Beware of our legislators’ mantras:  “Retirees are living longer now; current teachers’ salaries are increasing; the state’s costs are too high; Illinois has to reduce its expenses to remain economically competitive; we will have to cut services to schools and health care for the elderly; we have to make some hard decisions; we cannot reduce the liability without reducing benefits; the pension systems are unsustainable; health care costs are skyrocketing; it’s about shared sacrifice; we have to do something!”

We should know by now how statistics used for pension liabilities are based upon changing assumptions that include interest and mortality rates, asset returns, estimates of what the state will have to pay in the future, preferential accounting rules and undisclosed influences on legislative decisions.  Most of us are aware how certain elements from media, especially Illinois Is Broke (the website of the Civic Committee of the Commercial Club of Chicago), Fox News, and the Chicago Tribune attempt to garner consensus from the wealthy business community. Media succeed quite easily in propagating distorted information and scaremongering schemes to a mostly oblivious public through deceptive practices that distract the populace from carefully examining more sensible, legal and ethical solutions to the state's revenue problems and pension unfunded liability. 

We should realize that there is a real incentive for some executives from the Civic Committee of the Commercial Club of Chicago, the Civic Federation, the Illinois Policy Institute and others like them to aggressively attack public employees’ pensions and the public pension systems while promulgating their fallacious suppositions.  We know about the types of criminals who can orchestrate the collapse of defined-benefit pension systems in the private sector.

There are hundreds of examples in the private sector. Consider Victor Rice’s blustering “with cognac and cigars” after he accomplished his “organized liquidation” of the retirees’ pension for Varity Corporation, (Rice later collected $50 million in severance after he sold the company in 1999). Consider chief executive Patricia Russo’s slow and deliberate destruction of the employees’ pension and benefits in 2005 at Lucent while using what remained of the pension savings to pay executives’ million-dollar bonuses “because that’s what it’s going to take to continue to attract and retain the talent required to build this company back to where we want it to go” (Ellen E. Schultz, Retirement Heist, 2011). Examples of Machiavellian bravado are not exceptions in today’s plutocratic worldview.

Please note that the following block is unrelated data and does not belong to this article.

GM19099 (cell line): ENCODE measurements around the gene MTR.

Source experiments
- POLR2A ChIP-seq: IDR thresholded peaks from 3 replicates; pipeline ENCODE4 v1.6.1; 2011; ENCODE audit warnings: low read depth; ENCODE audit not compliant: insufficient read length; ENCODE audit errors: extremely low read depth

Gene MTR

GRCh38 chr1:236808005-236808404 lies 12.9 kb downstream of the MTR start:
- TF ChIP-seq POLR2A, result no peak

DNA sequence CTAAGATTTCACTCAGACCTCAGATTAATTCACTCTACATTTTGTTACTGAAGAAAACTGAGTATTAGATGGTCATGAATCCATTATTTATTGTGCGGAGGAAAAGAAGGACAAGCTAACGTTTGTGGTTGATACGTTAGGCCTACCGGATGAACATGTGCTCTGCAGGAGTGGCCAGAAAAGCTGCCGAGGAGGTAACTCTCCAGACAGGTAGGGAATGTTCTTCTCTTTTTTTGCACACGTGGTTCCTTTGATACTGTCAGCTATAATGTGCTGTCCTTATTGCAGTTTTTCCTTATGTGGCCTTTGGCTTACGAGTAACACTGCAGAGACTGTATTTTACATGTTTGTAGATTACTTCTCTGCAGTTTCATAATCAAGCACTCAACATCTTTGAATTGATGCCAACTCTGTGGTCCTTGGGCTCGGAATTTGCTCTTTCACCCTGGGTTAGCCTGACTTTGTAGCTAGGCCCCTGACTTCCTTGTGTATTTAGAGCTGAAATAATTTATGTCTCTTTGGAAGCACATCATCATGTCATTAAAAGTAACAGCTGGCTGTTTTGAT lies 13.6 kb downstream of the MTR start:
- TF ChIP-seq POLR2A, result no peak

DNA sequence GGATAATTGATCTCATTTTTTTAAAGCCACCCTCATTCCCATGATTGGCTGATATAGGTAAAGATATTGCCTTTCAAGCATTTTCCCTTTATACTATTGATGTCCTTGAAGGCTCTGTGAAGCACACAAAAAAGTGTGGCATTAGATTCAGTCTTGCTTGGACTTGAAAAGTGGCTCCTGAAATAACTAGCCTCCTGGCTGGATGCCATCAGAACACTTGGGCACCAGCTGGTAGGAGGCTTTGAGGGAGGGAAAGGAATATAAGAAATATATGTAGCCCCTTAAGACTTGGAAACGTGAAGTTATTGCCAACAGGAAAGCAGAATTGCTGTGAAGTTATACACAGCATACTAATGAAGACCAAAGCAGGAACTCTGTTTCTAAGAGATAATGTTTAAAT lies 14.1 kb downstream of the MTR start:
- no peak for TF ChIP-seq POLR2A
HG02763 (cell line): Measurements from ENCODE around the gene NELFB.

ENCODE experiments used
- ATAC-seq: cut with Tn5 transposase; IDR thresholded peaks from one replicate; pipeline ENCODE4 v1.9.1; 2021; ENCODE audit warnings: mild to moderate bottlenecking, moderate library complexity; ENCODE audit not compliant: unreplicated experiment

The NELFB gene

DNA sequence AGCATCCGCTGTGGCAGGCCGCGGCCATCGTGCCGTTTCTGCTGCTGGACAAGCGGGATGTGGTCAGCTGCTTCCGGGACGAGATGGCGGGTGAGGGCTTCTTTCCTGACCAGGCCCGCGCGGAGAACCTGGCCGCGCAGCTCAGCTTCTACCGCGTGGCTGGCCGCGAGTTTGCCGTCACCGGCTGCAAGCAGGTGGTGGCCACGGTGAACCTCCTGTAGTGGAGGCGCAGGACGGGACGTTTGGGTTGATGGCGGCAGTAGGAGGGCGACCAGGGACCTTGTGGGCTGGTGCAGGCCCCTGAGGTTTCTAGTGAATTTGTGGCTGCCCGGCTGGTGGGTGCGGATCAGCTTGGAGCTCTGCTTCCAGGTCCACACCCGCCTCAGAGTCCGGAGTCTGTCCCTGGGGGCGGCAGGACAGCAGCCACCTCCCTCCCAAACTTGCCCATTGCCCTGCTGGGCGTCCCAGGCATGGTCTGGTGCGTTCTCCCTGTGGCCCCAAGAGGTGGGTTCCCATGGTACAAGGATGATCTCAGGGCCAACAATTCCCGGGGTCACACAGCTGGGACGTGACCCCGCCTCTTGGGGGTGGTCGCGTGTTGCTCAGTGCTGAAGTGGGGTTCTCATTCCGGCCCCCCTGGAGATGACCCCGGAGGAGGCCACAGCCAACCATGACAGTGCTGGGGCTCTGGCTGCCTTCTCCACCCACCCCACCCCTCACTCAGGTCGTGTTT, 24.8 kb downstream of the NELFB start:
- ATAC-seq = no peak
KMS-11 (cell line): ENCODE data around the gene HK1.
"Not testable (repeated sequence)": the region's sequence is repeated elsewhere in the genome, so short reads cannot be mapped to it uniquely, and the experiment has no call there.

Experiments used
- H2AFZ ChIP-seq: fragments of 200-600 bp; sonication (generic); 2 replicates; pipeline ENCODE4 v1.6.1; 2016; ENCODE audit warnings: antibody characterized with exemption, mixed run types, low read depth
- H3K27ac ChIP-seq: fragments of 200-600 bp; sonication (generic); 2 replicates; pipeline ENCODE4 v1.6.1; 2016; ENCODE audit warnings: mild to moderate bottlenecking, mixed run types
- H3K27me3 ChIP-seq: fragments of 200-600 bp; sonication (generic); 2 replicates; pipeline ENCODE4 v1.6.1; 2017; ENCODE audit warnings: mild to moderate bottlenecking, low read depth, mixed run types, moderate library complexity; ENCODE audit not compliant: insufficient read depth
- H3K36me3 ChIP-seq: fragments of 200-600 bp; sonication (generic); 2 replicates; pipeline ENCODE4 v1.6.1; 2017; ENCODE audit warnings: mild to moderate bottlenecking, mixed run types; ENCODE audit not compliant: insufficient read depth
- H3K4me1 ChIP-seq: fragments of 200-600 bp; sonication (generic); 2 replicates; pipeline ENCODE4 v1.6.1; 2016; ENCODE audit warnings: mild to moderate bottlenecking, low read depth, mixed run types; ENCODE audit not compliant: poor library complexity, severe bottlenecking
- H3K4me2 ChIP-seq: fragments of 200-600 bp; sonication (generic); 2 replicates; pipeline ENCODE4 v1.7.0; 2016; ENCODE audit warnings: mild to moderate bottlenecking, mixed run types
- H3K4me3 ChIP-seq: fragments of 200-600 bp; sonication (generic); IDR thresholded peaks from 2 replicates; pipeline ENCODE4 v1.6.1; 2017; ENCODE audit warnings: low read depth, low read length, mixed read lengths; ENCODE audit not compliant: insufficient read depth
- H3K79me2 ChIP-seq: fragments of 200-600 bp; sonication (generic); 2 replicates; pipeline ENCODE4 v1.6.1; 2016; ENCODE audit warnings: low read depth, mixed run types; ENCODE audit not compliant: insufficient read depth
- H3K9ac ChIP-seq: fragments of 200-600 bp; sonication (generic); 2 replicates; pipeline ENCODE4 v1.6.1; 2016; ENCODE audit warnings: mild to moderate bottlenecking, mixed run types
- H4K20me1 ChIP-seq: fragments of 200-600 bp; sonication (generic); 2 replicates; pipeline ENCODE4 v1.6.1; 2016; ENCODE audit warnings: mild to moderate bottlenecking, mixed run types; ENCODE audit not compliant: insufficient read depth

It is our duty to fight against any diminishment of the public employees’ benefits and any sort of financial restructuring thereof before it is written into law this spring.  Consider defined-contribution savings plans will obviously create no liabilities for the state but generate enormous profits for the financial sector (of which the majority of the Civic Committee are members). These savings plans are spawns of the defunct defined-benefit plans from the private sector.  

We should ask whether the Civic Committee and Sidley Austin’s past preemptive assaults and semantic word-game manipulations were meant to test a possible reduction of benefits in the public pensions without violating Article XIII, Section 5 of the Illinois Constitution.  We might even ask: does anyone believe that members of the Civic Committee (and many legislators of the 97th General Assembly) care about whether a public employee has any retirement plan at all?  

Who has the most to gain by radical “pension reform”? Might they be the executives of the Civic Federation, the Civic Committee, and certain legislators who wish to align the public pension systems with the financial industry to manufacture even more profits for themselves? The philosophy of these robber barons includes the dictum that cutting pension benefits will produce gains for employers.  What they never mention is that the State of Illinois is responsible for the unfunded liability no matter what so-called “pension reform” is attempted and found unconstitutional. 

-Glen Brown